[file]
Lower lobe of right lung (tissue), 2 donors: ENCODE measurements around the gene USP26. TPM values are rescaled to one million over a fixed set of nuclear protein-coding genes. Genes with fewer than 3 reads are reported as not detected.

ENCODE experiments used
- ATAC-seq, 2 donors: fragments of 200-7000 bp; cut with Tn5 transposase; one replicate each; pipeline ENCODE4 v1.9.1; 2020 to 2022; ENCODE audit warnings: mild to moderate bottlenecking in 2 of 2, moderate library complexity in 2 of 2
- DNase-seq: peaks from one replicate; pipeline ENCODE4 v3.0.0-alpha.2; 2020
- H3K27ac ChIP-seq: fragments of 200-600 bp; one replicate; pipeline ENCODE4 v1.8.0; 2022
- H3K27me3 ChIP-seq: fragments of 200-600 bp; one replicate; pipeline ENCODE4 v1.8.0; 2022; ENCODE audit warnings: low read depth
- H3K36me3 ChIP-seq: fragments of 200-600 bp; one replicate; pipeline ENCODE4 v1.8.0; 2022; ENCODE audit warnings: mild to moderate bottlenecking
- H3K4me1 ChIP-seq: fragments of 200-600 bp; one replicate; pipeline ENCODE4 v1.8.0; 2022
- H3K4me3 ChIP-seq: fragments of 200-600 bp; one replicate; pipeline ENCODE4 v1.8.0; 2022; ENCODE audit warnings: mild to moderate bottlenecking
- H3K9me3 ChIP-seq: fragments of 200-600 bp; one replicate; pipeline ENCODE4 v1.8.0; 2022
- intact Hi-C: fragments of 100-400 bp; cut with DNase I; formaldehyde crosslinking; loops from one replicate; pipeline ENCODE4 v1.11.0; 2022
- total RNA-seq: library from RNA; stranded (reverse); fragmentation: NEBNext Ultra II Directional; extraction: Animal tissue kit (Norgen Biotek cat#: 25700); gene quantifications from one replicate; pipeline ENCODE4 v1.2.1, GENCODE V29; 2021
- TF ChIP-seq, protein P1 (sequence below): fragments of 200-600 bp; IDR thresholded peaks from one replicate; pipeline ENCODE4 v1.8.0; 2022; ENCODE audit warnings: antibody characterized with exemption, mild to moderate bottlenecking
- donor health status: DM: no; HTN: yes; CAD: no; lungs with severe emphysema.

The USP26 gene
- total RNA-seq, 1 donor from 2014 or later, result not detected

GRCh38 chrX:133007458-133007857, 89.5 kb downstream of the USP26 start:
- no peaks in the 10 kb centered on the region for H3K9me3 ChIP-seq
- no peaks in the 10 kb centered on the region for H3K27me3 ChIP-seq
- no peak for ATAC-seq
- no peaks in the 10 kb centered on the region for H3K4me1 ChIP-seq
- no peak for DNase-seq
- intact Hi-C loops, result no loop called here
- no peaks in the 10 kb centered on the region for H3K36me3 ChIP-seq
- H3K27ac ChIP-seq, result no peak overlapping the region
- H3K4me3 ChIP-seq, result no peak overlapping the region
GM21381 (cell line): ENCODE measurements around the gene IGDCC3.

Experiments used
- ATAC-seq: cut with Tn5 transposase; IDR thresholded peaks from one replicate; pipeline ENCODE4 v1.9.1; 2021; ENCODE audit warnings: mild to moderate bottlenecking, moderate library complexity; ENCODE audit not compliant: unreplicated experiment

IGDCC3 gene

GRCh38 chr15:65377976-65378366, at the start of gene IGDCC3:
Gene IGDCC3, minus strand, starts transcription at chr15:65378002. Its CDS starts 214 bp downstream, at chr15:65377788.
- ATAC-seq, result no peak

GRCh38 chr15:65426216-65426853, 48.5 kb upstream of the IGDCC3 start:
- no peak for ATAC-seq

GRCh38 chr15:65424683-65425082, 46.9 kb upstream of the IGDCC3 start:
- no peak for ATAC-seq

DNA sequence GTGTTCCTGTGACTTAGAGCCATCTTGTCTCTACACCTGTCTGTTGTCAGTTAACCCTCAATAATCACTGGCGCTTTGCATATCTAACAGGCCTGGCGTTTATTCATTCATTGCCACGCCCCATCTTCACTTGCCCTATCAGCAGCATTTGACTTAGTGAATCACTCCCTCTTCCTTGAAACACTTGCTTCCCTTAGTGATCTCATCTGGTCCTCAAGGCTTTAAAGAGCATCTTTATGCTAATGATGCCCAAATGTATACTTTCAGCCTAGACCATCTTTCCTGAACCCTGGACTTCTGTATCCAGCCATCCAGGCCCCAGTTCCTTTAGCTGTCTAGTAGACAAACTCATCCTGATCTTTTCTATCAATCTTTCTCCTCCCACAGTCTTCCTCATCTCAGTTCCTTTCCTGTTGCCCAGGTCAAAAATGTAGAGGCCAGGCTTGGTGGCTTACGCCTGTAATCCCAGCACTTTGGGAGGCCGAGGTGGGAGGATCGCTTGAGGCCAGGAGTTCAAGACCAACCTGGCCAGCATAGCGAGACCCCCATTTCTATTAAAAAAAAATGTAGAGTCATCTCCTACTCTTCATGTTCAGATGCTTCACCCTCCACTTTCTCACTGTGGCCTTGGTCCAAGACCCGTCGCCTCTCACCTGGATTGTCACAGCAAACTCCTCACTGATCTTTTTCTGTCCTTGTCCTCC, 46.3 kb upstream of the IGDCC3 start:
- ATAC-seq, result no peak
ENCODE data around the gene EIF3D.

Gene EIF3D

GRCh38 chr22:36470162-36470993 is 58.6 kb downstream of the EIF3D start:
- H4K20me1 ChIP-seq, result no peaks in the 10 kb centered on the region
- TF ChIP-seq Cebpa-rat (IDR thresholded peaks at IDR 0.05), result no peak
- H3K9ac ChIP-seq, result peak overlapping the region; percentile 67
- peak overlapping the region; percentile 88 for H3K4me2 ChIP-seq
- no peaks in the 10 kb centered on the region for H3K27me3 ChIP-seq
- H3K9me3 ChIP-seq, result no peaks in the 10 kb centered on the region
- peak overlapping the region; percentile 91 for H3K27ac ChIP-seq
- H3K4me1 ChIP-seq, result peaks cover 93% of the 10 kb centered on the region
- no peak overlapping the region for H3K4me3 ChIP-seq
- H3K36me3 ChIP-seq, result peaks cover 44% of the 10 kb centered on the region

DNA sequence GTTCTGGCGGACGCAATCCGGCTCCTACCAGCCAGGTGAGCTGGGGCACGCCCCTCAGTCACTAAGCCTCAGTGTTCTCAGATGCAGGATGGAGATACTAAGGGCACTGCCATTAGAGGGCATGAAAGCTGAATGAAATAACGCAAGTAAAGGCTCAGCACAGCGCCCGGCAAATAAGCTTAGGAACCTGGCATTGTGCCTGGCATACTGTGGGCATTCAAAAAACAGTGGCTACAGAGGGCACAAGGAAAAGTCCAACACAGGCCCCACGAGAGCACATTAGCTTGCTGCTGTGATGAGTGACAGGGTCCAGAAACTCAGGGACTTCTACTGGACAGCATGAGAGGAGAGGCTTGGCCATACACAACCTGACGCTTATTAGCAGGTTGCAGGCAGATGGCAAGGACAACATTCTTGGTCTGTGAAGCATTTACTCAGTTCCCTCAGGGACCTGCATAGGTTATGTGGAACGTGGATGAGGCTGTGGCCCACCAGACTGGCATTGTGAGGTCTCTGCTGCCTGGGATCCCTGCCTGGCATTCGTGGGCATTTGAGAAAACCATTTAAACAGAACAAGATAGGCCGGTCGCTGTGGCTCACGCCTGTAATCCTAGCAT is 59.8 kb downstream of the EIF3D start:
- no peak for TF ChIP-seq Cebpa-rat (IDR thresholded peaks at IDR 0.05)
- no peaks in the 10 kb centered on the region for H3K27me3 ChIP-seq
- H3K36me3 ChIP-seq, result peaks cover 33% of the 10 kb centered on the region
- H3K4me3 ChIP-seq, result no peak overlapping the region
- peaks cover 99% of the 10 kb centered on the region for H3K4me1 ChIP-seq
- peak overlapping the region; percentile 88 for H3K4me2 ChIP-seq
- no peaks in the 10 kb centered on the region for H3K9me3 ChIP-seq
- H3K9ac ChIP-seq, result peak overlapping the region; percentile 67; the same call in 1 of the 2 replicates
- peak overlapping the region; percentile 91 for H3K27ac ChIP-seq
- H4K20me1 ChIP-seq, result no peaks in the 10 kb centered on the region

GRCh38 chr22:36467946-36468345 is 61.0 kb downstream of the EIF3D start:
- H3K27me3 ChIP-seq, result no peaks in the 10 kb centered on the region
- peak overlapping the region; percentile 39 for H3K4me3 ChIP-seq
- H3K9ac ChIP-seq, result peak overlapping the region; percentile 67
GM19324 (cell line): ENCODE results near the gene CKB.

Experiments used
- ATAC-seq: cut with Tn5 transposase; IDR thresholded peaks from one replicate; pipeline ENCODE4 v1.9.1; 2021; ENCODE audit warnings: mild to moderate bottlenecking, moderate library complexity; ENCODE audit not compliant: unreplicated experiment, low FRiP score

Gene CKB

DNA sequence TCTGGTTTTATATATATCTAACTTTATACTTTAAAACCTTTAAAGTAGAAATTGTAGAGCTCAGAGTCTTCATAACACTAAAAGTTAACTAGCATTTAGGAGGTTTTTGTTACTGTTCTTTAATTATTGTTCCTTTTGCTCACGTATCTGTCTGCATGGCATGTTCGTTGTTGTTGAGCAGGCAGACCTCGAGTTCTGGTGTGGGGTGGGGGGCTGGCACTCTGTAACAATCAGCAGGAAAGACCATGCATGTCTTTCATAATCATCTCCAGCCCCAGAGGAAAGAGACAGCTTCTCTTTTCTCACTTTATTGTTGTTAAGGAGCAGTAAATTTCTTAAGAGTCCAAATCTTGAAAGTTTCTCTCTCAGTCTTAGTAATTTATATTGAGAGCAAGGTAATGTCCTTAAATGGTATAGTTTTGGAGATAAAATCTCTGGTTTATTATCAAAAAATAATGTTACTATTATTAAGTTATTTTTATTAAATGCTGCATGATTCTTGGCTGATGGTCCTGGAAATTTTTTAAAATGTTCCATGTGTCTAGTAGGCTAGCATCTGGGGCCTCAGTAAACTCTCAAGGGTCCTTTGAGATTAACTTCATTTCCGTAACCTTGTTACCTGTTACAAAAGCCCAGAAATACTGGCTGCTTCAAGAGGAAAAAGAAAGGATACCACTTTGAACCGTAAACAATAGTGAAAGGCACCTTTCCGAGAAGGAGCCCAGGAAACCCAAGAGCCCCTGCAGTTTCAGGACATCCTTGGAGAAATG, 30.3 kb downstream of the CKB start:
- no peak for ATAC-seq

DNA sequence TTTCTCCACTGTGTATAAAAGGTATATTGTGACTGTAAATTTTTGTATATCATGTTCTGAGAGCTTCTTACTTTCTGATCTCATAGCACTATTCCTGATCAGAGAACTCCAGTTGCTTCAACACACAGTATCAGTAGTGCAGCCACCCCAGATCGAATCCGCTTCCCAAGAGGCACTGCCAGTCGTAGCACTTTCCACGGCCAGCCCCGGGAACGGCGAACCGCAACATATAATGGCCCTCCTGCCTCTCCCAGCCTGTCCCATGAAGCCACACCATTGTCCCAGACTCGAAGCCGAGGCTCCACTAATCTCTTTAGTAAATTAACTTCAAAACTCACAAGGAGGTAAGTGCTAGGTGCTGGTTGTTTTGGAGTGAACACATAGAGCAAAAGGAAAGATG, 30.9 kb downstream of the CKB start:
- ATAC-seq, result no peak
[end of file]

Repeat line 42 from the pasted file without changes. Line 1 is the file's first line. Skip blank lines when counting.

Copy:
GRCh38 chr22:36470162-36470993 is 58.6 kb downstream of the EIF3D start: